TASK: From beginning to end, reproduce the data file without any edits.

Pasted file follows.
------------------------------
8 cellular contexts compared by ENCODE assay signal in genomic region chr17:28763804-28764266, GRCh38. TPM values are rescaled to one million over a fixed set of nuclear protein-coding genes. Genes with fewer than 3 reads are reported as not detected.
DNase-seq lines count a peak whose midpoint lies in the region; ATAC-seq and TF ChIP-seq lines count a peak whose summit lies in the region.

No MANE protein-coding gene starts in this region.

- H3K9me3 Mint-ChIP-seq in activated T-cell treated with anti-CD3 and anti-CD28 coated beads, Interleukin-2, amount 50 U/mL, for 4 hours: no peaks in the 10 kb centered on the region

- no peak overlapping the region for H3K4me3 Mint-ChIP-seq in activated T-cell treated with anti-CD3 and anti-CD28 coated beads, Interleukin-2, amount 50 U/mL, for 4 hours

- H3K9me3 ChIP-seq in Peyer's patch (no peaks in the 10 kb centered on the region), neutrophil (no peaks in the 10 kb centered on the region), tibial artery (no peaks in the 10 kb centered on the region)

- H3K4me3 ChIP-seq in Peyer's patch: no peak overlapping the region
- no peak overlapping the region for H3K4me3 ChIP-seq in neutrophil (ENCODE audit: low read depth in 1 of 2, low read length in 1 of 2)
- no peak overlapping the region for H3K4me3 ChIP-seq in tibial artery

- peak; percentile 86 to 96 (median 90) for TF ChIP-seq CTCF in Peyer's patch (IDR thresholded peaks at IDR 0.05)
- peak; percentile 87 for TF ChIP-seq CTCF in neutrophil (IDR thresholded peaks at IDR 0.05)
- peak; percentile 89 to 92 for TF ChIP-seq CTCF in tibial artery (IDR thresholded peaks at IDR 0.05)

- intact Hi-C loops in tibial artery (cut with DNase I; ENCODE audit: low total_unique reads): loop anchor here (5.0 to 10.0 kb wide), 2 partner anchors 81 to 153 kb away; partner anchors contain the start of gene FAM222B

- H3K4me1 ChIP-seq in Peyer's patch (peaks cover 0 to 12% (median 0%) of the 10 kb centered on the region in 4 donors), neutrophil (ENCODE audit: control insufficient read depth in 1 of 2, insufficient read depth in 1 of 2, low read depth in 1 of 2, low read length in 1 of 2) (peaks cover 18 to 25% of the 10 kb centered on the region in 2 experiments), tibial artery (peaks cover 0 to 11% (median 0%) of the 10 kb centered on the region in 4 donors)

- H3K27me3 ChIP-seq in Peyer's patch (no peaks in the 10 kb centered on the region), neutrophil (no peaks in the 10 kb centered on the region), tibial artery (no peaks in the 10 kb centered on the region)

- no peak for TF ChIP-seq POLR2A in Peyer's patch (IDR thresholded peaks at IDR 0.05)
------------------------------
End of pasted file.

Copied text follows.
8 cellular contexts compared by ENCODE assay signal in genomic region chr17:28763804-28764266, GRCh38. TPM values are rescaled to one million over a fixed set of nuclear protein-coding genes. Genes with fewer than 3 reads are reported as not detected.
DNase-seq lines count a peak whose midpoint lies in the region; ATAC-seq and TF ChIP-seq lines count a peak whose summit lies in the region.

No MANE protein-coding gene starts in this region.

- H3K9me3 Mint-ChIP-seq in activated T-cell treated with anti-CD3 and anti-CD28 coated beads, Interleukin-2, amount 50 U/mL, for 4 hours: no peaks in the 10 kb centered on the region

- no peak overlapping the region for H3K4me3 Mint-ChIP-seq in activated T-cell treated with anti-CD3 and anti-CD28 coated beads, Interleukin-2, amount 50 U/mL, for 4 hours

- H3K9me3 ChIP-seq in Peyer's patch (no peaks in the 10 kb centered on the region), neutrophil (no peaks in the 10 kb centered on the region), tibial artery (no peaks in the 10 kb centered on the region)

- H3K4me3 ChIP-seq in Peyer's patch: no peak overlapping the region
- no peak overlapping the region for H3K4me3 ChIP-seq in neutrophil (ENCODE audit: low read depth in 1 of 2, low read length in 1 of 2)
- no peak overlapping the region for H3K4me3 ChIP-seq in tibial artery

- peak; percentile 86 to 96 (median 90) for TF ChIP-seq CTCF in Peyer's patch (IDR thresholded peaks at IDR 0.05)
- peak; percentile 87 for TF ChIP-seq CTCF in neutrophil (IDR thresholded peaks at IDR 0.05)
- peak; percentile 89 to 92 for TF ChIP-seq CTCF in tibial artery (IDR thresholded peaks at IDR 0.05)

- intact Hi-C loops in tibial artery (cut with DNase I; ENCODE audit: low total_unique reads): loop anchor here (5.0 to 10.0 kb wide), 2 partner anchors 81 to 153 kb away; partner anchors contain the start of gene FAM222B

- H3K4me1 ChIP-seq in Peyer's patch (peaks cover 0 to 12% (median 0%) of the 10 kb centered on the region in 4 donors), neutrophil (ENCODE audit: control insufficient read depth in 1 of 2, insufficient read depth in 1 of 2, low read depth in 1 of 2, low read length in 1 of 2) (peaks cover 18 to 25% of the 10 kb centered on the region in 2 experiments), tibial artery (peaks cover 0 to 11% (median 0%) of the 10 kb centered on the region in 4 donors)

- H3K27me3 ChIP-seq in Peyer's patch (no peaks in the 10 kb centered on the region), neutrophil (no peaks in the 10 kb centered on the region), tibial artery (no peaks in the 10 kb centered on the region)

- no peak for TF ChIP-seq POLR2A in Peyer's patch (IDR thresholded peaks at IDR 0.05)